Basalt woman hopes bag sales help environment |

Basalt woman hopes bag sales help environment

Hannah Goulding
Special to The Aspen Times
Aspen, CO Colorado

Contributed photoStephanie Heinecken shows off a collection of her shopping bags, which are sold through her Basalt-based business, Saxsy Stuff. Heinecken says she hopes more people use the cloth bags, rather than plastic ones available at supermarkets, to help the environment.

BASALT – A local mom is trying to help the environment by selling reusable cloth bags for groceries and other purposes.

Stephanie Heinecken, a Basalt mother and entrepreneur, said the idea for her new business, Saxsy Stuff, came when she learned about the “Great Garbage Patch,” the Texas-sized mass of floating plastic in the Pacific Ocean, midway between Hawaii and San Francisco.

“In having two small children, my grocery shopping has increased substantially, and my use of plastic bags skyrocketed,” she said. “I had always recycled them, but after learning about the Great Garbage Patch, I discovered that that kind of plastic generally doesn’t degrade. So I started taking canvas bags in, but they were so plain and hard to use.”

More than 380 billion plastic bags are used every year in the United States, and about 5 percent of plastic bags are recycled, according to the U.S. Environmental Protection Agency.

The remnants can stay in landfills or the Great Garbage Patch for 1,000 years.

Heinecken’s aim was to create a reusable bag with enough appeal to lure consumers away from plastic.

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“I figure if you actually like the product, you’ll want to bring it into the store with you,” she said. “It’s like a new purse or hat that’s pretty and eye-catching – you remember to bring it everywhere.”

Saxsy Stuff offers a new twist in eco-friendly shopping bags by introducing pretty and lightweight, yet practical, reusable cloth bags. With their wider bottom and strap, they can to hold up 30 pounds, saving three to four plastic bags with each use.

“There’s a moment that happens in life when you realize something that has been right under your nose,” Heinecken said.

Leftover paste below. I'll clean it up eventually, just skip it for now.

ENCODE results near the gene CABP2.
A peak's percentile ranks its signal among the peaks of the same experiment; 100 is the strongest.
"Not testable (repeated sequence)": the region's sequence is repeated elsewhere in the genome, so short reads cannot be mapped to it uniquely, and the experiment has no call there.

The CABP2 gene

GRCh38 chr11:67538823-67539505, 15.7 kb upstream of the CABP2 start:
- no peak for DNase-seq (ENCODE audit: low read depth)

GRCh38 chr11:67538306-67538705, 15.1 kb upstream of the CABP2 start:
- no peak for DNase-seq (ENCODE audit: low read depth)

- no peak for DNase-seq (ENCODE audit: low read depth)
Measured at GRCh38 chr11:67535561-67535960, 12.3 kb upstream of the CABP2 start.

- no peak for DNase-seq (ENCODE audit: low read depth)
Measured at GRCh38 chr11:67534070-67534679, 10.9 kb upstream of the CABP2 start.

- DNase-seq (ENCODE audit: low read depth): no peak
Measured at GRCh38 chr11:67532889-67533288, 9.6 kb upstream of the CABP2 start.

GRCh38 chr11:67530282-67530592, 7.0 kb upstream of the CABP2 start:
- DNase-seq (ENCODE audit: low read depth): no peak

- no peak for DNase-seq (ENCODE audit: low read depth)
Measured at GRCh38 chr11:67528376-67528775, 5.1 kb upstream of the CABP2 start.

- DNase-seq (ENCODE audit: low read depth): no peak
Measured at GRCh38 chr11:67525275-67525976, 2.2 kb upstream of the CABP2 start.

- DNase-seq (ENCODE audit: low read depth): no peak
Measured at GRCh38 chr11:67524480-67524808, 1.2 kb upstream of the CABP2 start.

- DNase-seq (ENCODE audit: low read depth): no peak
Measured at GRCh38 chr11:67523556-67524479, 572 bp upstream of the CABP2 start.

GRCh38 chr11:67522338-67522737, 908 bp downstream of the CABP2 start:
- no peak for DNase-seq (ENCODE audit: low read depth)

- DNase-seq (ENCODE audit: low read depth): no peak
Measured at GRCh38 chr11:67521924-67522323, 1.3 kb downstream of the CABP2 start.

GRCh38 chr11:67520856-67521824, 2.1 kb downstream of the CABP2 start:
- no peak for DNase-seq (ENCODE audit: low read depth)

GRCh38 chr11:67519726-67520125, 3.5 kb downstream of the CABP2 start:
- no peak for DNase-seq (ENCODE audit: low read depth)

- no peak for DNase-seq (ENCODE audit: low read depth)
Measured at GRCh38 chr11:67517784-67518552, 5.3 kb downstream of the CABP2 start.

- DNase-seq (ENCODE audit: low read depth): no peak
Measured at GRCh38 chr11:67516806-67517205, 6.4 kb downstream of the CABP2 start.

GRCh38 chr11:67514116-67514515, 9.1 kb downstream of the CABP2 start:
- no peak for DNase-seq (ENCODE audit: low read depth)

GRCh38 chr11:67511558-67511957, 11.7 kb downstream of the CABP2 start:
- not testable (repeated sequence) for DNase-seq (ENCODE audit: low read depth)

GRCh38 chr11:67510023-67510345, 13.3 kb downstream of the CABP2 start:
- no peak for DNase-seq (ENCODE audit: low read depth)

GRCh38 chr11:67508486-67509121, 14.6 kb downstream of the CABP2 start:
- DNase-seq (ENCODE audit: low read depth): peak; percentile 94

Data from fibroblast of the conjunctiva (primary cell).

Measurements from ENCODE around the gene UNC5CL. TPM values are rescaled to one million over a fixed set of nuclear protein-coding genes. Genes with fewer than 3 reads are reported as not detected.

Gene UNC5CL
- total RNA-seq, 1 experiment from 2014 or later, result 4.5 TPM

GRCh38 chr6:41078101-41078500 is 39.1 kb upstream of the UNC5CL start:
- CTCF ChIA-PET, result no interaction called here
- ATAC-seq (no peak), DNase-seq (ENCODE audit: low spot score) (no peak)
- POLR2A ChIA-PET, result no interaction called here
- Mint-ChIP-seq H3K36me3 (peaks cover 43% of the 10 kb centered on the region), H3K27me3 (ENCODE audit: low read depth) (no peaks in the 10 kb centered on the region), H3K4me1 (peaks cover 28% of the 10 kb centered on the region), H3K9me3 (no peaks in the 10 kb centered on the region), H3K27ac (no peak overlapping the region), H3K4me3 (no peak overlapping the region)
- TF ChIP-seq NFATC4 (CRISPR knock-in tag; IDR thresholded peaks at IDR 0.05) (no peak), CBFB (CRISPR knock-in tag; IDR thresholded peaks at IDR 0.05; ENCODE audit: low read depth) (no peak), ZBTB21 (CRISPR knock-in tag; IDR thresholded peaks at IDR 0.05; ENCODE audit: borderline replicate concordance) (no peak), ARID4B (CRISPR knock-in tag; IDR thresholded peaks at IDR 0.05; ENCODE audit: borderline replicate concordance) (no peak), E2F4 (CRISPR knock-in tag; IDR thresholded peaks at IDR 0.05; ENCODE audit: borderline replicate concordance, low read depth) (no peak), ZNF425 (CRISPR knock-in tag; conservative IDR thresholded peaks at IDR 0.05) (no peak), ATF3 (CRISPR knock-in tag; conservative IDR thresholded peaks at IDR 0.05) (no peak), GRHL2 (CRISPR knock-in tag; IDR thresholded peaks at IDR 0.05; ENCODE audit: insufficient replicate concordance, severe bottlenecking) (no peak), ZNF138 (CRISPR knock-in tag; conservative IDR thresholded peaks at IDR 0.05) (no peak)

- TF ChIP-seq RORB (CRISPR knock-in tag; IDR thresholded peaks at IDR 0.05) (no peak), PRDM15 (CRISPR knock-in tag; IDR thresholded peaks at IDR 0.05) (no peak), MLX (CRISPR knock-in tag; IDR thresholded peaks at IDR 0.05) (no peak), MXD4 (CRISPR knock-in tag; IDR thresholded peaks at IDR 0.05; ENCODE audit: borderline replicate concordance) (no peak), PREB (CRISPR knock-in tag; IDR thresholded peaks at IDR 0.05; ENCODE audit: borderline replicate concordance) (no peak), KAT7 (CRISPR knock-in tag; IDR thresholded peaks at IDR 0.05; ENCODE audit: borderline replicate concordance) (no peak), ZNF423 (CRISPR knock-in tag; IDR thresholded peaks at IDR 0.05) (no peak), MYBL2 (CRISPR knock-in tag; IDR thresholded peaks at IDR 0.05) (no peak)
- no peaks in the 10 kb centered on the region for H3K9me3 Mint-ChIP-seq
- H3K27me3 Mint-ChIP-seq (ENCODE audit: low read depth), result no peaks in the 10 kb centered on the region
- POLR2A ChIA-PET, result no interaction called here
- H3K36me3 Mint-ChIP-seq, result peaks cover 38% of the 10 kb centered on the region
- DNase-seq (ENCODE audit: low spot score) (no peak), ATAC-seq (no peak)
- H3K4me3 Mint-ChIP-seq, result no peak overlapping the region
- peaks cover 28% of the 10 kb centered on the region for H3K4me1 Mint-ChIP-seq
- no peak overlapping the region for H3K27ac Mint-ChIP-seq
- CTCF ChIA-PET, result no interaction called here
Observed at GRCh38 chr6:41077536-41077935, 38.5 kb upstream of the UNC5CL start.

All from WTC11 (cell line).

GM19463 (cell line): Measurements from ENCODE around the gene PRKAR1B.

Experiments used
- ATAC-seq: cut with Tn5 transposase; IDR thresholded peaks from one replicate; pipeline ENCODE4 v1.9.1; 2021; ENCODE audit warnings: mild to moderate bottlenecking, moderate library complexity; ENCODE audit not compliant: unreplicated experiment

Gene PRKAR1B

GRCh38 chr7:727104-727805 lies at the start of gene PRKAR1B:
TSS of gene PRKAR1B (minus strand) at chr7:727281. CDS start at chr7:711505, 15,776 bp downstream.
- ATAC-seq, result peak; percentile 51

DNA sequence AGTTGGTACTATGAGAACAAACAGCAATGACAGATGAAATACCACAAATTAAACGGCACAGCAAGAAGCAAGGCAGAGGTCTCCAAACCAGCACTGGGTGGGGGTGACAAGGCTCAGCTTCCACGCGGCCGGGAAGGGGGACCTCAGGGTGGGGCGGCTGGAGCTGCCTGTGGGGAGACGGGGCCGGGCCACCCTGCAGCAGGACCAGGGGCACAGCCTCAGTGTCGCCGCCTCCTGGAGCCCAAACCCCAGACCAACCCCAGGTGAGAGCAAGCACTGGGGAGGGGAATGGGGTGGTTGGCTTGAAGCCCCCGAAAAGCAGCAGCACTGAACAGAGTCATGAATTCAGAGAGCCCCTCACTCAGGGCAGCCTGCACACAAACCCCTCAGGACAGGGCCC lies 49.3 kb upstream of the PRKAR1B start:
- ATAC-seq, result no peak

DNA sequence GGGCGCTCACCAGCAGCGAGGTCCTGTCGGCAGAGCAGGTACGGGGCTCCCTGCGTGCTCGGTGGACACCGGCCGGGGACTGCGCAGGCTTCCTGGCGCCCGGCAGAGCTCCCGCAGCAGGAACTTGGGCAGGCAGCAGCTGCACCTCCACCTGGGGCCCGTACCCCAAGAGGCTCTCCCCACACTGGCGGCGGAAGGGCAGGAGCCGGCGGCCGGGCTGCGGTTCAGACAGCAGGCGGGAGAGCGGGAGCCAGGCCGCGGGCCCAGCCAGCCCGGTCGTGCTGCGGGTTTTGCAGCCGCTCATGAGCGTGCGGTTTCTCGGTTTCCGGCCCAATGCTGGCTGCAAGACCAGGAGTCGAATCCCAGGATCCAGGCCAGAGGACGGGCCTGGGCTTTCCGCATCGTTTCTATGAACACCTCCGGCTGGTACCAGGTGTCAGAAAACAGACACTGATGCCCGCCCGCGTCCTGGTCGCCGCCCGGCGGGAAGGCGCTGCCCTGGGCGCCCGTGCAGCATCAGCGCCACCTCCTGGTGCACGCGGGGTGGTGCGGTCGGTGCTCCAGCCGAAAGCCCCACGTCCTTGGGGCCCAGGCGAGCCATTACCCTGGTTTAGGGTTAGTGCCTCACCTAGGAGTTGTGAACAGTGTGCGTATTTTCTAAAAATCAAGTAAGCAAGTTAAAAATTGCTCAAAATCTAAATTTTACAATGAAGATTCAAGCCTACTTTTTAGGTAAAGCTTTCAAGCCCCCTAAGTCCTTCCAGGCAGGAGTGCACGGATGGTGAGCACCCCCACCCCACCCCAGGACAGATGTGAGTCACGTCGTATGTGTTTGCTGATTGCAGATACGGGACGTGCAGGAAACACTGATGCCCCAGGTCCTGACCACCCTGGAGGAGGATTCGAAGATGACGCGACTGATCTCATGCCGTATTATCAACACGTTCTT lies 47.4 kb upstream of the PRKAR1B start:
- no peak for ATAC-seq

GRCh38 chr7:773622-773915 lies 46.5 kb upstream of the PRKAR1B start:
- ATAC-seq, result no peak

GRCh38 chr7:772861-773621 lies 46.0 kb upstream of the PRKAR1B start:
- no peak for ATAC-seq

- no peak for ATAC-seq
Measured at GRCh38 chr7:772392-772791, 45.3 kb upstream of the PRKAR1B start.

For her, that trigger was having children because it made her realize not only how much food they consume but how much the country consumes, the trash we produce, and how much we affect the environment.

“It’s important to me the legacy that I leave as a person; I’m a role model to my children to not be so wasteful. I’m directly affecting the outcome of their lives, I want them to have a better life than I have,” Heinecken said. “This brought certain awareness to my life that I hadn’t had before. I realized that I actually could do this – I can just get fabric and design a bag that I can stuff in my purse and take with me.”

Between taking her kids to and from school, Heinecken is affecting consumer habits, one colorful bag at a time, starting at the grocery store. Among the many shoppers using plastic bags, Heinecken proudly sets an example when she responds to the question, “Do you need bags today, Ma’am?” by saying, “I have my own.”

Generally, over the life of one reusable bag, 1,000 plastic bags are saved from a landfill.

“A family of four could easily save 1,500 a year,” she said.

Heinecken goes through a fabric company in North Carolina to build her bags, which retail for $16. They are later shipped to her home, where she sells them through her website,, and locally at corky woods in Basalt and Aspen Electric.

“Now I just have to find out how to make reusable shampoo in a reusable bottle,” she laughed.

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